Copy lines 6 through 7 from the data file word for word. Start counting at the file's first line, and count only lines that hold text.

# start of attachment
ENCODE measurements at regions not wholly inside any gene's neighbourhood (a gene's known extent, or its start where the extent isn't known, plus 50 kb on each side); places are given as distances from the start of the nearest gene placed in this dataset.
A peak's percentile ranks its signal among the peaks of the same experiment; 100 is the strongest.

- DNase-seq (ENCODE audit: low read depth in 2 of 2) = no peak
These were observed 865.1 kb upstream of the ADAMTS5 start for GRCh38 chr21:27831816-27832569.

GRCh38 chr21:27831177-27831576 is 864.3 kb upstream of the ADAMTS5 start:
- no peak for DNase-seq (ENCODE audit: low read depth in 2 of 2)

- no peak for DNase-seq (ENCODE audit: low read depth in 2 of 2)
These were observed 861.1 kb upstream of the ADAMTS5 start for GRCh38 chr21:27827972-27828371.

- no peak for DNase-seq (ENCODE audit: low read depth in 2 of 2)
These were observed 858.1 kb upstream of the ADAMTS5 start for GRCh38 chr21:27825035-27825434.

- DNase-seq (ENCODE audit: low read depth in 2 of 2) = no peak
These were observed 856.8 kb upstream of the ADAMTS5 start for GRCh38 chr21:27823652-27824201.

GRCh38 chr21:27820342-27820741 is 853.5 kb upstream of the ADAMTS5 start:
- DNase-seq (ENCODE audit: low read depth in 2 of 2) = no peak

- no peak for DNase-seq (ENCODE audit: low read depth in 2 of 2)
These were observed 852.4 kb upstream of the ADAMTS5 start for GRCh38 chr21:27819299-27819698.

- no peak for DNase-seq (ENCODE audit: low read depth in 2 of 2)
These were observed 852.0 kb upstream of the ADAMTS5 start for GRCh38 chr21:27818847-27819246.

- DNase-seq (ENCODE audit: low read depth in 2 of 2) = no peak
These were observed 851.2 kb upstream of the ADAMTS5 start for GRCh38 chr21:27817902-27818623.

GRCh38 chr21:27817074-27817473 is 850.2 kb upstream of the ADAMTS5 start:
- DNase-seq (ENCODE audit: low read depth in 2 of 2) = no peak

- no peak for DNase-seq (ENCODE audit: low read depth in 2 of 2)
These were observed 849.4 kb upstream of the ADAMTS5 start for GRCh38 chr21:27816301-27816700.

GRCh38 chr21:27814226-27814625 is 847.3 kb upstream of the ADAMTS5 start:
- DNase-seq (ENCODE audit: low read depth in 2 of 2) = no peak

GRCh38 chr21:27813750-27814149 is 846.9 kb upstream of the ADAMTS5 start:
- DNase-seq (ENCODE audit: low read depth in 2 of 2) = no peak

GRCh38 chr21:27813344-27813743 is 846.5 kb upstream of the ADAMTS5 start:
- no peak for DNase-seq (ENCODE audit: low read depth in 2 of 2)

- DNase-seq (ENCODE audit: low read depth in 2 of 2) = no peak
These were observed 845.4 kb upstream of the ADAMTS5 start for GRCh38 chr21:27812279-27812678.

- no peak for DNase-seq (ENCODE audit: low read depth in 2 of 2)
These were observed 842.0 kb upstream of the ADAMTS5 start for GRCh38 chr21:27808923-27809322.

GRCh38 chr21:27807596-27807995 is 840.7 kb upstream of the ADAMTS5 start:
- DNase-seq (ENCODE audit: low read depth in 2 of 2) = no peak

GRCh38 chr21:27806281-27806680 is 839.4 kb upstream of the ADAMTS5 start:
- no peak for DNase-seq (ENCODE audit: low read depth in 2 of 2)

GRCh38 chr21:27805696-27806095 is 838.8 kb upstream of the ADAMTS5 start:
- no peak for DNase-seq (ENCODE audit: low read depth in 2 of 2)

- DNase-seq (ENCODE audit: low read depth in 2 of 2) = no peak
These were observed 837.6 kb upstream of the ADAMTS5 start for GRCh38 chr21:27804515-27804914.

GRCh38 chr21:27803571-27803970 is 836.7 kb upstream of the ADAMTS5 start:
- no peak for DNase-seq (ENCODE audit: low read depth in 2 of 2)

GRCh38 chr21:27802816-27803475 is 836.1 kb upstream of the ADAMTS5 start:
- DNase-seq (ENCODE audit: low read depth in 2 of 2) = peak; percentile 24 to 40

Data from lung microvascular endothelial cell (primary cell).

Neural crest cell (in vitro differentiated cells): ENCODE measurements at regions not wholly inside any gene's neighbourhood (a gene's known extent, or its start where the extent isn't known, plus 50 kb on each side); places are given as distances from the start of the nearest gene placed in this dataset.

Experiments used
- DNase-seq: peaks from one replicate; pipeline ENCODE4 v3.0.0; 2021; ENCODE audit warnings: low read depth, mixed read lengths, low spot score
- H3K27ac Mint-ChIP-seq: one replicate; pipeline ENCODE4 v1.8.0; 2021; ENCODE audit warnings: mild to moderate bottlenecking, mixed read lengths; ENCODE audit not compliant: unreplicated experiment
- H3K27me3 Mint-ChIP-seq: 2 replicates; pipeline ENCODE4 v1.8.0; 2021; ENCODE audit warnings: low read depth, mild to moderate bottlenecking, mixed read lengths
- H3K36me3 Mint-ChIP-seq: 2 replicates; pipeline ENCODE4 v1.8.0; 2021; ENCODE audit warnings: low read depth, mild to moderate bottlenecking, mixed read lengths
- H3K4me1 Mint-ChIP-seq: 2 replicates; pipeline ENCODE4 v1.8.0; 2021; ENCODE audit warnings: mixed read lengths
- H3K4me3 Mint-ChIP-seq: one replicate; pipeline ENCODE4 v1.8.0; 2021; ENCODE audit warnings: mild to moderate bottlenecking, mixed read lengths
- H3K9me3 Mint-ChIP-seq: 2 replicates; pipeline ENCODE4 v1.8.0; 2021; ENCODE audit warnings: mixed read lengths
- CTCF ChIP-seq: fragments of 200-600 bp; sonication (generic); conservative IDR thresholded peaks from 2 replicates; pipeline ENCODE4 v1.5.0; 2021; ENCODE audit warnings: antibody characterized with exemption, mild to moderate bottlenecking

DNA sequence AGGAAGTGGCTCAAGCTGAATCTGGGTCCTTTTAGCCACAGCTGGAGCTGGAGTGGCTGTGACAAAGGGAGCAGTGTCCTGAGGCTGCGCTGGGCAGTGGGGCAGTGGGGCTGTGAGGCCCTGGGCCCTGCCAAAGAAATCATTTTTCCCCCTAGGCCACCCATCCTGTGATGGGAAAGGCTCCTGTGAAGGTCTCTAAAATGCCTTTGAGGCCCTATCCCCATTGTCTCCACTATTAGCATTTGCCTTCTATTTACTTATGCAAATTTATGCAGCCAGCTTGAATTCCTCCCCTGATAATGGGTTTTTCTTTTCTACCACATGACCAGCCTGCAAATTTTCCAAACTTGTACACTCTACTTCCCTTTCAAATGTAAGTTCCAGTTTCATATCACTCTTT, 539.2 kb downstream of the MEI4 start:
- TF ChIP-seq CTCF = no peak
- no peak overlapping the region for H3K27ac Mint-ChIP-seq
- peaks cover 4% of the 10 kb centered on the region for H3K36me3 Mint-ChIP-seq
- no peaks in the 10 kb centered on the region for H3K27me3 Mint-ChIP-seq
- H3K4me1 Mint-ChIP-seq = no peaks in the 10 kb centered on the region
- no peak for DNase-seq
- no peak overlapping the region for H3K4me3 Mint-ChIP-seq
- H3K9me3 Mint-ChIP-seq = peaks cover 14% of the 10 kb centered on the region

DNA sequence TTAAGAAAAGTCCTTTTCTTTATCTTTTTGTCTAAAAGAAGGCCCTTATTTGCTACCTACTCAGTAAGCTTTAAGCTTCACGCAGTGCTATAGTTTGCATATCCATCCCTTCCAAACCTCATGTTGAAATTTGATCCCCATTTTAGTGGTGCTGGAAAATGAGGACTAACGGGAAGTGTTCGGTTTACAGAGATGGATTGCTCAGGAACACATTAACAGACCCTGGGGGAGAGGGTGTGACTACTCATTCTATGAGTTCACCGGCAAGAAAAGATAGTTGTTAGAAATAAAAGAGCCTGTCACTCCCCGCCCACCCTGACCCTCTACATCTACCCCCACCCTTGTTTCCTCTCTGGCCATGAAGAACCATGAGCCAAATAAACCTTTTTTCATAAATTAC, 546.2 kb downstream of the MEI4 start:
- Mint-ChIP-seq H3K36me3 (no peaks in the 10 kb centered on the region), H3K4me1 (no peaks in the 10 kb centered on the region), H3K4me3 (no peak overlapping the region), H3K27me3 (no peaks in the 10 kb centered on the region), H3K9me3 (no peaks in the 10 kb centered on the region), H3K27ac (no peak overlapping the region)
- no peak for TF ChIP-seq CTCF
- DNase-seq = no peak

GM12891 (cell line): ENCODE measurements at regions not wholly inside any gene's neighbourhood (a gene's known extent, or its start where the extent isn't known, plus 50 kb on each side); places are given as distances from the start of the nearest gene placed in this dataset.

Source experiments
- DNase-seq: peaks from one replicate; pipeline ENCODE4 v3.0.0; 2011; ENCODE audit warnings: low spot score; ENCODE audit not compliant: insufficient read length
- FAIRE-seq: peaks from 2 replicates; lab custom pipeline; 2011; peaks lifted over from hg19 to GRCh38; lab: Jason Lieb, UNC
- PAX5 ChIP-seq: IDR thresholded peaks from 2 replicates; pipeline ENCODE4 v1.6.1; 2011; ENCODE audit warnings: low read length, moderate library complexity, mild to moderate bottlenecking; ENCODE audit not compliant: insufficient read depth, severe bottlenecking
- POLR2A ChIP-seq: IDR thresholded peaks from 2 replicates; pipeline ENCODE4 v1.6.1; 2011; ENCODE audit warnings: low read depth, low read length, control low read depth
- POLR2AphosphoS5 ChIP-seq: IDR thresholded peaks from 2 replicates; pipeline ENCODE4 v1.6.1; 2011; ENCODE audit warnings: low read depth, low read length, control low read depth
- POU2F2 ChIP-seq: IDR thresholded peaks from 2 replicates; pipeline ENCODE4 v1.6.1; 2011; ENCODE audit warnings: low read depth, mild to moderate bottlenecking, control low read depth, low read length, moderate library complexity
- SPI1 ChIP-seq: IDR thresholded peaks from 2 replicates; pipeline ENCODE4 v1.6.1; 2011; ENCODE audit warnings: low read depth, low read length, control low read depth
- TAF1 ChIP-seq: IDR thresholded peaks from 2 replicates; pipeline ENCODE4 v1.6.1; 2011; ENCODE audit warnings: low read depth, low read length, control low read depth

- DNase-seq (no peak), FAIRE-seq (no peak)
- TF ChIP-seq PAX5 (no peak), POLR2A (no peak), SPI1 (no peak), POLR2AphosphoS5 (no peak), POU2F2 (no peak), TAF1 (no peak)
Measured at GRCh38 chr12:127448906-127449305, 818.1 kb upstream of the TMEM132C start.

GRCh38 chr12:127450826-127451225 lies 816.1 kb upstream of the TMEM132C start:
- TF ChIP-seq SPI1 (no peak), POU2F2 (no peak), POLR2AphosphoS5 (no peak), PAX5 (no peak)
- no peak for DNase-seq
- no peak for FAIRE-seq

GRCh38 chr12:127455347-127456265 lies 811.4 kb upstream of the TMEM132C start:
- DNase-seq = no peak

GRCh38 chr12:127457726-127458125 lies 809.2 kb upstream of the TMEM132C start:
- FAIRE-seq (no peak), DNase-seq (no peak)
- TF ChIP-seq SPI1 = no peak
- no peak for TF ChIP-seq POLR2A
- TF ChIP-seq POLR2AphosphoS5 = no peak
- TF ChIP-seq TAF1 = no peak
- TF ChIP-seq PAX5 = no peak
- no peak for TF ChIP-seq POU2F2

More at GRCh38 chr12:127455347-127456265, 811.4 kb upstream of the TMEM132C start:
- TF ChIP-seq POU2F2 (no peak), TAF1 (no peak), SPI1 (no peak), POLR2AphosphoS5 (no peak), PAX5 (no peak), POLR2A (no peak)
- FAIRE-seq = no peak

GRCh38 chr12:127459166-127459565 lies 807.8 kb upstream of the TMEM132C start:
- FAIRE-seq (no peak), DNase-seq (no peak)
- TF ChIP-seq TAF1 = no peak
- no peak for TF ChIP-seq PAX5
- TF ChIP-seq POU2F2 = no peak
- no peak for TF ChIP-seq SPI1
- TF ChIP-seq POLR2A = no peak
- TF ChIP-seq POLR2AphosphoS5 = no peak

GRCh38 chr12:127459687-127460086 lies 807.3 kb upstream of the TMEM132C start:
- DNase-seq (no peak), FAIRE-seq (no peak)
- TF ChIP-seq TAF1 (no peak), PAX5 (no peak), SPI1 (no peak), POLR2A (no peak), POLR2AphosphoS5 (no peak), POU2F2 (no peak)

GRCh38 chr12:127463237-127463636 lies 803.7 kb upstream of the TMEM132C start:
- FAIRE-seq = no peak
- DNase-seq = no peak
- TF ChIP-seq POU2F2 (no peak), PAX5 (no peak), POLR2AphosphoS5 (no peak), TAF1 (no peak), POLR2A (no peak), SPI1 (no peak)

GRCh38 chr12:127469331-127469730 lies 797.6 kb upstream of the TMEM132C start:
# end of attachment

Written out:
- no peak for DNase-seq (ENCODE audit: low read depth in 2 of 2)

- no peak for DNase-seq (ENCODE audit: low read depth in 2 of 2)